This week’s Throwback Thursday feature shines the spotlight on one of Sanford’s leading streets of commerce for well over a century. Steele Avenue covers roughly 15 blocks of terrain in downtown Sanford, ending just past it’s intersection with Hill Avenue at its northwest terminus, and merging into Moore Street at its southeastern end. How many of these decades-old pictures look familiar to you?
We begin our visit at the home of well-known Dr. Lynn McIver, approximately a century ago. This home was at the corner of Steele and Summitt, before its demolition in 1960. The area is now a parking lot. If we were to head toward downtown from that location, we might walk past the office of Carolina Power & Light. This picture from 1910 includes 2 CP&L employees outside the front door.
Several churches have made their home on Steele Street over the years. The Steele Street Methodist Church, at the corner of Steele & Cole Streets looked like this 100 years ago. The church itself was founded in 1887. After the congregation migrated off of Steele Street and moved to its current Wicker Street location in 1974, it was renamed St. Luke United Methodist Church.
In the heart of downtown, department stores dominated the space for much of the first half of the 1900s. Here we see the Isaacsons Department Store in the foreground, in a picture from the 1920s. Eiford’s Department Store was a community mainstay in Sanford for many decades. Here is what the outside of the Eiford’s storefront looked like in the 1950s.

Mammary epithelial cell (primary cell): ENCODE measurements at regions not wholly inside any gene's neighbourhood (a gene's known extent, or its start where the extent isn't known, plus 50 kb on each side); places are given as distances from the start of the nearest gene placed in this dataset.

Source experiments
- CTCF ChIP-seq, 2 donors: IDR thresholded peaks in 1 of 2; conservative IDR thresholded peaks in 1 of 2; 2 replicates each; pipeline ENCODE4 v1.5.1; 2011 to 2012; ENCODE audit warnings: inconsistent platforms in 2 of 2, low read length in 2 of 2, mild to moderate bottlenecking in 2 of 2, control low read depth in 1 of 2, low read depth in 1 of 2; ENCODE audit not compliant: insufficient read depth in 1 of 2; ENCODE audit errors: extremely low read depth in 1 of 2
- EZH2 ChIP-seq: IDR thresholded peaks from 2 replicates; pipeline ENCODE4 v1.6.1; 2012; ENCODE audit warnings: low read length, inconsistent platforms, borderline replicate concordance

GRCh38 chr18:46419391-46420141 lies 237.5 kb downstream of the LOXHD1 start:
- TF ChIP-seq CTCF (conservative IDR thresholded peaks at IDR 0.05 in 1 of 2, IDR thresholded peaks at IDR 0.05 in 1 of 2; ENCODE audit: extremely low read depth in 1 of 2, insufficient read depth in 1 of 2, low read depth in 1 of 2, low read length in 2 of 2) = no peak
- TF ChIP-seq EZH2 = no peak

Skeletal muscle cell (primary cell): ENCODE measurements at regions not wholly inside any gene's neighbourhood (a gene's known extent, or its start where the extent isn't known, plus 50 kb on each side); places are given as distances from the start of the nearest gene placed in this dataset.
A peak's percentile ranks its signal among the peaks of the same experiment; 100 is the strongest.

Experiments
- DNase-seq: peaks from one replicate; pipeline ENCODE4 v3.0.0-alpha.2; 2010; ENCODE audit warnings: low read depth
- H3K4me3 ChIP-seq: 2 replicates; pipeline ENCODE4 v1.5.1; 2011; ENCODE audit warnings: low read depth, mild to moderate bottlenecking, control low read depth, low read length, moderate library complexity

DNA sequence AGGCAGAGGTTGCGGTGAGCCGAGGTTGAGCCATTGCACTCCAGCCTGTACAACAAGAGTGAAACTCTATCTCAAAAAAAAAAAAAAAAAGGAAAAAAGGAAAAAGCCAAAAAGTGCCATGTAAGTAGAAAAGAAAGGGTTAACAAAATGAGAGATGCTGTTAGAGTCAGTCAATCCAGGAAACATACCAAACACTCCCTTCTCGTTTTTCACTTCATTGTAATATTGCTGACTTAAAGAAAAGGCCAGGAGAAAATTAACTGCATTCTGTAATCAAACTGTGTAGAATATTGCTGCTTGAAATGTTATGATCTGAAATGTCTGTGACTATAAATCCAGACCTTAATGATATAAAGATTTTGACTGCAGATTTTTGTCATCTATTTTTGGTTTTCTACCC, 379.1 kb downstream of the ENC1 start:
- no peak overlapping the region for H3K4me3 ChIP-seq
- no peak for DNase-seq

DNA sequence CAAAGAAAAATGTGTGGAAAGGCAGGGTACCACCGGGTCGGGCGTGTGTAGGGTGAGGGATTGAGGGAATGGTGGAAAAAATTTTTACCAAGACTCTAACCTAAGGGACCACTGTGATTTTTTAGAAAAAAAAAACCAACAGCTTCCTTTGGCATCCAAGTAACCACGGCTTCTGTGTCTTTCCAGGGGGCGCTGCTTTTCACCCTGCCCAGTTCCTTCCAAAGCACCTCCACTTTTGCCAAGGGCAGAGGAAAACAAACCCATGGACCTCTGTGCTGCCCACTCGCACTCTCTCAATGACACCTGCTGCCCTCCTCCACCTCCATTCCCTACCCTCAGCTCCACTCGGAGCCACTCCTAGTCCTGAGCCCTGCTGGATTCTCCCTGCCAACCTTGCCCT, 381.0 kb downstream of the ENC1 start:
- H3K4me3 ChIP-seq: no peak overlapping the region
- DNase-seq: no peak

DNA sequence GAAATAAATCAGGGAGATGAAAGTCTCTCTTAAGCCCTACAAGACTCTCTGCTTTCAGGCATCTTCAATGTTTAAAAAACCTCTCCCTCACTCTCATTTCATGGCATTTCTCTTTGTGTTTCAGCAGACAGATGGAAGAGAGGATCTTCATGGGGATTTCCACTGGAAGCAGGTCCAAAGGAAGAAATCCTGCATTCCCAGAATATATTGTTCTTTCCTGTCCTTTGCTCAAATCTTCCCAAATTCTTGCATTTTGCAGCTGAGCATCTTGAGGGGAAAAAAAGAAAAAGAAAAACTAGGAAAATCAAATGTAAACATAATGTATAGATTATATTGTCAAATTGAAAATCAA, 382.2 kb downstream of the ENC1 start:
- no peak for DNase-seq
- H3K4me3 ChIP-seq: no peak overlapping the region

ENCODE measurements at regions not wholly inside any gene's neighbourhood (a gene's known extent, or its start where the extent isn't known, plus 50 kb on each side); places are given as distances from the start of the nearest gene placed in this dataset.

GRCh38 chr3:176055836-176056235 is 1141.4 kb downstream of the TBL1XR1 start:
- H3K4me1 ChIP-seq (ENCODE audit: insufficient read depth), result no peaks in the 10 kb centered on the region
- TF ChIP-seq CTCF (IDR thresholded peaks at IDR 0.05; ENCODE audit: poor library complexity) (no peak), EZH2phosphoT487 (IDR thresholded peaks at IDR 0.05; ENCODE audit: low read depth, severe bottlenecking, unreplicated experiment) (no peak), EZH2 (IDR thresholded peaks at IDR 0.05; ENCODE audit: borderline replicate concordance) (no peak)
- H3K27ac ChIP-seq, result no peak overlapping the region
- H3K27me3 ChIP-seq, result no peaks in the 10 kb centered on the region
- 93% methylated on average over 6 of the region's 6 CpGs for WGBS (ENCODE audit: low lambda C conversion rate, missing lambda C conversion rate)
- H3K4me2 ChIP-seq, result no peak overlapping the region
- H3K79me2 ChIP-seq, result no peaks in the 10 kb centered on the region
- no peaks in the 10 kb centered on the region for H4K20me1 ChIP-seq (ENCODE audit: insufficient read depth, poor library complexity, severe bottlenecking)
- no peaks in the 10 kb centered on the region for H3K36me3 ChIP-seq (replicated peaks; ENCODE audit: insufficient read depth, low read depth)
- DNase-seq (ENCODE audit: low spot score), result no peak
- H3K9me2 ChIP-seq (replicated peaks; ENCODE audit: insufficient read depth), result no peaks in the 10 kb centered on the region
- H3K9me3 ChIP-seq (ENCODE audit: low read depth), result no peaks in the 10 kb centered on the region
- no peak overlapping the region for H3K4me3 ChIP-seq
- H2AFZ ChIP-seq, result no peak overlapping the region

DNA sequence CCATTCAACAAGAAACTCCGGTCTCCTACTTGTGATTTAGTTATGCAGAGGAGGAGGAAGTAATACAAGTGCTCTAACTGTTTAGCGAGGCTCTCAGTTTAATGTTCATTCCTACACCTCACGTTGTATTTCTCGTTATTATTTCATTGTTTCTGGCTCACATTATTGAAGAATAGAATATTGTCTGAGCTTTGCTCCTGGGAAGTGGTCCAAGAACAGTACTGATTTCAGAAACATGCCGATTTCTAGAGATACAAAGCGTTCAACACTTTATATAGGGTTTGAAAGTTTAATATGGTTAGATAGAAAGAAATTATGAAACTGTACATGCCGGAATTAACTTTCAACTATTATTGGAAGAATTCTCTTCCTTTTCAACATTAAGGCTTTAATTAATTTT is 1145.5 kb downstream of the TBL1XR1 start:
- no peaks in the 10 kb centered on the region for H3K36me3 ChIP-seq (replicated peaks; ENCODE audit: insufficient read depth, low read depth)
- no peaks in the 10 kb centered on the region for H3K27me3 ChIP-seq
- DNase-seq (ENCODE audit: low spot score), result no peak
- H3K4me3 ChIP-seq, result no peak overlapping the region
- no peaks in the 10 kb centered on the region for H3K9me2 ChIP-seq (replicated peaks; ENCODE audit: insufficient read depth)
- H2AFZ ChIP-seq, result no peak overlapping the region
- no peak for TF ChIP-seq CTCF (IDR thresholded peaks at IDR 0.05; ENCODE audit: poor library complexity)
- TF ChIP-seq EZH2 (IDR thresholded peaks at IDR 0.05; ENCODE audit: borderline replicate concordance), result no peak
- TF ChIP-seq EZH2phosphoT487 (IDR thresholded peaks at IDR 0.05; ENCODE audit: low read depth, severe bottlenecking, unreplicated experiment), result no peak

Finally, let’s pull back a bit, for a wider view of Steele Street in its 1950s heyday. Here’s what Steele Street looked like, when looking down the street from atop the Wilrick Hotel. Yet 2 more department stores are visible in this picture, with the Williams-Belk store in the foreground on the left side of the street, and J.C. Penney’s original downtown store further down on the right.
Editorial content, pictures and research background , compliments of Jimmy Haire and Images of America: Sanford and Lee County, by Jimmy Haire & W.W. Seymour, Jr, available here for purchase. All book proceeds go to Sanford’s Railroad House Historical Association, Inc.